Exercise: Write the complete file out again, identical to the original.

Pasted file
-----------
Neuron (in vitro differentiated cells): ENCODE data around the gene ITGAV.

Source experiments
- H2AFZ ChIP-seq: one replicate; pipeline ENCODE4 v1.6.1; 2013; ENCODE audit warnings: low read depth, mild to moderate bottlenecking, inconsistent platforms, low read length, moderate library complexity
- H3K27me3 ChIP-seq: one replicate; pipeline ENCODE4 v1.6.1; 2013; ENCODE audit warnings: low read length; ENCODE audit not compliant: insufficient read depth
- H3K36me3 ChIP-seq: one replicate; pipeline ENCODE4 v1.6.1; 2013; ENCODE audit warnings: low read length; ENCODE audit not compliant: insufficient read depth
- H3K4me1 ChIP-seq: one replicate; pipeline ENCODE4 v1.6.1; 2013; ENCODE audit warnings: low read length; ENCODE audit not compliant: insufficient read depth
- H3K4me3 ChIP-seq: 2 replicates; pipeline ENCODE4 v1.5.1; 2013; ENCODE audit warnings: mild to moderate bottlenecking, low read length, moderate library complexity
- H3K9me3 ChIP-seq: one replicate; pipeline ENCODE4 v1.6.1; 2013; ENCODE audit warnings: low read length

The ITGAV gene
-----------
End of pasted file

Neuron (in vitro differentiated cells): ENCODE data around the gene ITGAV.

Source experiments
- H2AFZ ChIP-seq: one replicate; pipeline ENCODE4 v1.6.1; 2013; ENCODE audit warnings: low read depth, mild to moderate bottlenecking, inconsistent platforms, low read length, moderate library complexity
- H3K27me3 ChIP-seq: one replicate; pipeline ENCODE4 v1.6.1; 2013; ENCODE audit warnings: low read length; ENCODE audit not compliant: insufficient read depth
- H3K36me3 ChIP-seq: one replicate; pipeline ENCODE4 v1.6.1; 2013; ENCODE audit warnings: low read length; ENCODE audit not compliant: insufficient read depth
- H3K4me1 ChIP-seq: one replicate; pipeline ENCODE4 v1.6.1; 2013; ENCODE audit warnings: low read length; ENCODE audit not compliant: insufficient read depth
- H3K4me3 ChIP-seq: 2 replicates; pipeline ENCODE4 v1.5.1; 2013; ENCODE audit warnings: mild to moderate bottlenecking, low read length, moderate library complexity
- H3K9me3 ChIP-seq: one replicate; pipeline ENCODE4 v1.6.1; 2013; ENCODE audit warnings: low read length

The ITGAV gene